And thanks Donald! That is a wonderful compliment... "this did take the breath away".... thank you.

    Thanks Frank... I may do some burning around the base of 3... appreciate that feedback. With 5 my intention just after sunset was to take a photo while still light and use it to blend with a night shot. I was set up and had the photo when the lighthouse keeper came down to let me know that he was about to lock up the carpark for the night and that I would need to shift my car to the lower carpark past the gate. I was shooting by myself so couldn't leave my gear set up, so packed up, shifted the car, came back and set back up in the now dark. So unfortunately I missed that opportunity.

    Dave, I don't mind at all, it certainly helps decipher how the photo was taken. Yes, in 4 and 5 there is low fog/mist/haze hanging at the top of the cliff. The wind dropped back on sunset and the mist appeared. I do have a version of 4 where I've increased contrast and it has recovered it quite well, though when comparing the photos I decided I liked the low contrast misted version. It was not recoverable in 5 due to the light reflection. And yes, there are lots of things I'd like to try again with the night one given the opportunity, not sure when I'll get back to the location though. I've found that there is a actually a working lighthouse at Cape Cleavland near Townsville but it is only accessible by boat, so that is a challenge for the future too.
    Last edited by PhotoByTrace; 29th January 2012 at 09:39 PM.

  8. #8
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    Re: Cape Byron Lighthouse

    Quote Originally Posted by sstracke View Post
    You've captured the essence of the lighthouse's purpose in #1. The converging lines (cliff, path & water horizon) lead the eye to your subject. Love it!

    Not sure how I feel about the clouds. With such a long exposure (42 seconds?), perhaps take bracketed shots, to enhance the detail in the clouds, while bumping up the details below the lighthouse. That being said, the shot still works for me.
    Hi Steve, I realise my surreal version of events with the blurring and clouds won't appeal to everyone, and I appreciate that. Though I enjoy it; both in the field capturing the longer exposures and in the final print . But, here's a compromise for you, I also took and developed a short exposure of number 1... though I didn't clone out the lightkeeper's lodging on the left and didn't bump up the details too much either as that doesn't usually appeal to me. It didn't quite make my "final cut" and in revisiting it to post up feel I probably need to adjust my highlights on the lighthouse a little. However I suspect you might like this one more . Cheers!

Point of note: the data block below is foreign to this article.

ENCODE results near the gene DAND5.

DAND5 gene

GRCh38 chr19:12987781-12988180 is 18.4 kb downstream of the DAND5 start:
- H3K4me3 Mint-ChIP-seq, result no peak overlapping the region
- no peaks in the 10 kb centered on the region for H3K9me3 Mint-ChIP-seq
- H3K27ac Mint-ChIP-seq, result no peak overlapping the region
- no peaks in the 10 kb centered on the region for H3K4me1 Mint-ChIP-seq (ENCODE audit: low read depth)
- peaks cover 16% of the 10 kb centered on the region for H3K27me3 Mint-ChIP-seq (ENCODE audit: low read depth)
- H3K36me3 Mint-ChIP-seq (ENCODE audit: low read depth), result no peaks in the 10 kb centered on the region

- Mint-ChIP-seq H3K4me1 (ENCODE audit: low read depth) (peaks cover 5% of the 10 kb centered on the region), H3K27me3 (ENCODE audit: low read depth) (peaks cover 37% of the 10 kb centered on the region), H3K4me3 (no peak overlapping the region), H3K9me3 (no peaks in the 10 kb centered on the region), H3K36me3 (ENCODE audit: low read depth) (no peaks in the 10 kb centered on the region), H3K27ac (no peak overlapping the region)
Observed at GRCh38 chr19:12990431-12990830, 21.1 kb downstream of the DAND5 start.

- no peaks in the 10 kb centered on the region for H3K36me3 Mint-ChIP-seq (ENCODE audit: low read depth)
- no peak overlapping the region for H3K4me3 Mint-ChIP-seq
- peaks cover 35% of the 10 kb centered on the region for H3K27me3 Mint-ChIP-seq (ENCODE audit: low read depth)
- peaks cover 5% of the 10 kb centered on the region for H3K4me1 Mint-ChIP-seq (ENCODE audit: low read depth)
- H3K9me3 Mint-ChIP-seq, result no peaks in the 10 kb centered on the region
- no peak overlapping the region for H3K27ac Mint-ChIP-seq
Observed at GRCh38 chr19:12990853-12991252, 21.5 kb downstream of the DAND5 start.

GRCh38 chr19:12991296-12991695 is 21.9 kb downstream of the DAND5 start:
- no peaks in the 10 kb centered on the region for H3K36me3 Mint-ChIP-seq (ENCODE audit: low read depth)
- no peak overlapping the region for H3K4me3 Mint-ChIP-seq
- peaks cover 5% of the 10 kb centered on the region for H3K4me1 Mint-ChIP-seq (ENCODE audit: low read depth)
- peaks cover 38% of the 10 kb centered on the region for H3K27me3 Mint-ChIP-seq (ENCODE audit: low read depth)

6. (1/250sec f/8 iso200 31mm)
    Cape Byron Lighthouse

  9. #9
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    Re: Cape Byron Lighthouse

    Very nicely done. I agree with you about the highlights on the lighthouse. A beautiful location!

  10. #10

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    Re: Cape Byron Lighthouse

    Beautiful shots.

    For non-streaking stars -

    "To obtain a natural looking starry sky the exposure must be less than the time it takes for the stars to noticeably streak. How long is that?

    Divide 500 by the focal length in 35 mm terms to get the maximum number of seconds of exposure without noticeable blurring. A 28 mm lens on a 1.6 crop factor camera yields: 500 / (1.6 * 28) = 11 seconds.

    That is a relatively short time. If that same shot is zoomed in to 200mm streaks begin in 1.6 seconds - a very, very short time for a night exposure."

    So the "failed" shot, which is still good to me, would be 500/(1.5 * 18) = 18 secs. Assuming you are using a Nikon DX

    Btw, I did not invent this calculation. All from here
    http://theamusing.com/photography/st...html/?w=flickr
    Last edited by Bobobird; 30th January 2012 at 08:08 AM.